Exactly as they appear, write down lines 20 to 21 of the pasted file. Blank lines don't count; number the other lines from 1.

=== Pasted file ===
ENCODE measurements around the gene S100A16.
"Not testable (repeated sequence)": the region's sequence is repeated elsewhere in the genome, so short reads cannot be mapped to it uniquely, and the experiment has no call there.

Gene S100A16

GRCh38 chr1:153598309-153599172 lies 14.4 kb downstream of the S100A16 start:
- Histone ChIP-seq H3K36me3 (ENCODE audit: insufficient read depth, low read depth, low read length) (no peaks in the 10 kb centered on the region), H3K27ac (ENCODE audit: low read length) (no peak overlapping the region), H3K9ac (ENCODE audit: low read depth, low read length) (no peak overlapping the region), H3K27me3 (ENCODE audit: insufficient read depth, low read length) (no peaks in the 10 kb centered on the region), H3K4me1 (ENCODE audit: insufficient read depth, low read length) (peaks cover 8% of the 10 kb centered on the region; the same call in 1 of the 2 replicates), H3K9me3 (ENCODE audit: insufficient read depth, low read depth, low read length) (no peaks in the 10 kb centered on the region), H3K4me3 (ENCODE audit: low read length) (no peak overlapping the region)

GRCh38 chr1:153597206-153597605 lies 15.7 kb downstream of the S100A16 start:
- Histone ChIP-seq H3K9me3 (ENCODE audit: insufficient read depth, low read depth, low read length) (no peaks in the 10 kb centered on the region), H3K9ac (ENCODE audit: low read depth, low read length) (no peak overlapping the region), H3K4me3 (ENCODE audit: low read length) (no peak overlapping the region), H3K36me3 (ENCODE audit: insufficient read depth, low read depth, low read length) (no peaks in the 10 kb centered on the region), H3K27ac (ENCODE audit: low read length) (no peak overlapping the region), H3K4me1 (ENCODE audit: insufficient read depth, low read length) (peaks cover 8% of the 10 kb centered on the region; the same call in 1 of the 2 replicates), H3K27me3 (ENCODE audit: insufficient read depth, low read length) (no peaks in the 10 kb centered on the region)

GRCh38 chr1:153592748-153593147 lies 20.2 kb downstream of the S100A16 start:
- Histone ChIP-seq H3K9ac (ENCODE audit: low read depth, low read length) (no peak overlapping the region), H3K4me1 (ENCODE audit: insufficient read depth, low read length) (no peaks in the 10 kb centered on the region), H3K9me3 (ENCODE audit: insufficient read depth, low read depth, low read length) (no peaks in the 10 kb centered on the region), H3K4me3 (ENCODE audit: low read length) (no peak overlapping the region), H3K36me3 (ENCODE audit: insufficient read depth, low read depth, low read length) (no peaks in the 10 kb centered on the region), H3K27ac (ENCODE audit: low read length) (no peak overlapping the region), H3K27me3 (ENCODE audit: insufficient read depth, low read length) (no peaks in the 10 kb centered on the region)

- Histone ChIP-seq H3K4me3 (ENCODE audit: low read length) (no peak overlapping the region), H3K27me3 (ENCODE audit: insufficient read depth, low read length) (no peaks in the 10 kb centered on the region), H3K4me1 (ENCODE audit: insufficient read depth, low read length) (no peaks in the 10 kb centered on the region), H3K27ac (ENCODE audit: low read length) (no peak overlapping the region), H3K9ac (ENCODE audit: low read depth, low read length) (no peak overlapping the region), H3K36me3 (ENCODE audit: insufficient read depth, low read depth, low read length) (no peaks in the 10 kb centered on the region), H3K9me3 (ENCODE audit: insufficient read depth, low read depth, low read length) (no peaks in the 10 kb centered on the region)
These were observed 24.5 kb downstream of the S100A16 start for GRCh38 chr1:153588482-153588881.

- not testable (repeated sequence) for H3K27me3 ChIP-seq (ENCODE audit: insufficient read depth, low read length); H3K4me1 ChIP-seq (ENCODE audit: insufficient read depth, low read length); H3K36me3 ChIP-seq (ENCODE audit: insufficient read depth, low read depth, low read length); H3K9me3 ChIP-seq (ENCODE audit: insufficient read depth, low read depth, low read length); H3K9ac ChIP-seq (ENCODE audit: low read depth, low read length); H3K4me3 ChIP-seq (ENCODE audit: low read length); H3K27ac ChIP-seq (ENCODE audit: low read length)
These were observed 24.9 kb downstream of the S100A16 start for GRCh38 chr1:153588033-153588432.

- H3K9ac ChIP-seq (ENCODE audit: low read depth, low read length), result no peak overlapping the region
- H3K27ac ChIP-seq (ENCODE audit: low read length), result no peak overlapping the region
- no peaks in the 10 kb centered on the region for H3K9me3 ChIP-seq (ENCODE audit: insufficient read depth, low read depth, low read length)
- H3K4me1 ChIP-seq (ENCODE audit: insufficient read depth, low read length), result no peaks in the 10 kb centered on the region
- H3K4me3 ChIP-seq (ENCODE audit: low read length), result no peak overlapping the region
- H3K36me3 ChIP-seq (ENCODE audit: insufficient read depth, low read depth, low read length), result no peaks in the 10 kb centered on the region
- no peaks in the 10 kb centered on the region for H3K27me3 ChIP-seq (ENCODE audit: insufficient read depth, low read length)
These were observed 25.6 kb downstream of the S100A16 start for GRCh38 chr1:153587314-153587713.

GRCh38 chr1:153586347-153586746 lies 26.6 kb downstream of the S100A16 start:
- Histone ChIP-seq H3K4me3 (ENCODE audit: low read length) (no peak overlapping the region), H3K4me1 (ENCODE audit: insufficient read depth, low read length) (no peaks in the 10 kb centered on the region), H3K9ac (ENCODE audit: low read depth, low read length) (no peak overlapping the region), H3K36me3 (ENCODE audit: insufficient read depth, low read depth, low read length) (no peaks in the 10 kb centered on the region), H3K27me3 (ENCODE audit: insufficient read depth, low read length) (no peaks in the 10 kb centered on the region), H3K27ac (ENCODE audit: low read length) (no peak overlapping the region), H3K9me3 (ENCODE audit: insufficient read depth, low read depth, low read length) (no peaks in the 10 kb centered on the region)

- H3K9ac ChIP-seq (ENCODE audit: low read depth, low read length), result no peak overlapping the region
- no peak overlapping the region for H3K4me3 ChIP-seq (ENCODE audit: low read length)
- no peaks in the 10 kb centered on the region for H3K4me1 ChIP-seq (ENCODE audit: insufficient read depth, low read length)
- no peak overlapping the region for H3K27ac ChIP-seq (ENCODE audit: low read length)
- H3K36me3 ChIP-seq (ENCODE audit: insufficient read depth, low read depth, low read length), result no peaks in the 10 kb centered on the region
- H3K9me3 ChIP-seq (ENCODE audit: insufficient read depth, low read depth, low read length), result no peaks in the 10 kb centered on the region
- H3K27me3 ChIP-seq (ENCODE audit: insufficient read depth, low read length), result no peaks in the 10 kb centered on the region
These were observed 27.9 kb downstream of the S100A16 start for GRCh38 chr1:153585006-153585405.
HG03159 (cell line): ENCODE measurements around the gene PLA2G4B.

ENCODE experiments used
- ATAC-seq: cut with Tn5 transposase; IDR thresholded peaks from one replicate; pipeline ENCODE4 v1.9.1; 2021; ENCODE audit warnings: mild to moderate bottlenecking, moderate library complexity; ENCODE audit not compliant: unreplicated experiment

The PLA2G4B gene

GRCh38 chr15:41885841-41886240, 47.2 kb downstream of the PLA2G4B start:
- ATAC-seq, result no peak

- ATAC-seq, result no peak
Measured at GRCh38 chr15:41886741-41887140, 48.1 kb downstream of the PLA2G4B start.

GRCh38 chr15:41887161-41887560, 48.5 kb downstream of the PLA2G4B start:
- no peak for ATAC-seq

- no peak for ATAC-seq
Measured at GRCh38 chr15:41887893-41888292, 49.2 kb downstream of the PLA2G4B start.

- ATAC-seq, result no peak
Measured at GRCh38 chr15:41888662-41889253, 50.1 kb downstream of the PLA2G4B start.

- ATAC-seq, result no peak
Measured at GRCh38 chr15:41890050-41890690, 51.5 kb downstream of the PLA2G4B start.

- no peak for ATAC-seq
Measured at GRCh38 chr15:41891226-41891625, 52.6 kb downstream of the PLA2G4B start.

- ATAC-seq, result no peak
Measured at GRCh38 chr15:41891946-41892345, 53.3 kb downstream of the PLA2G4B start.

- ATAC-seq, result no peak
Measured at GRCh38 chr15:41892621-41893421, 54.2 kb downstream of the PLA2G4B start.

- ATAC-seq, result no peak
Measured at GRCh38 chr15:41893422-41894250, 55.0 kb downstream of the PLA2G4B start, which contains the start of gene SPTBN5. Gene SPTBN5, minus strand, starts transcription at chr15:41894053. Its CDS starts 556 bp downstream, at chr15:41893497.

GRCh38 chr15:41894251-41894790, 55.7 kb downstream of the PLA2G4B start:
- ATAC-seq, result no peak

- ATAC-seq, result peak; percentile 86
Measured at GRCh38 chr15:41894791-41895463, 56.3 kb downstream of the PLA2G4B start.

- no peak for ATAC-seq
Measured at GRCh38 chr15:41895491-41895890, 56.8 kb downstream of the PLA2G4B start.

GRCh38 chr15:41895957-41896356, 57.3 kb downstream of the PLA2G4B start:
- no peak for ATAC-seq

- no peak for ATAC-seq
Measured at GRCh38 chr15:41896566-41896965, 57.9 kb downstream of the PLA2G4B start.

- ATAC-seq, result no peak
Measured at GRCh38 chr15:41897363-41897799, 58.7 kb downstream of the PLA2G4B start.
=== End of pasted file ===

- no peaks in the 10 kb centered on the region for H3K27me3 ChIP-seq (ENCODE audit: insufficient read depth, low read length)
These were observed 25.6 kb downstream of the S100A16 start for GRCh38 chr1:153587314-153587713.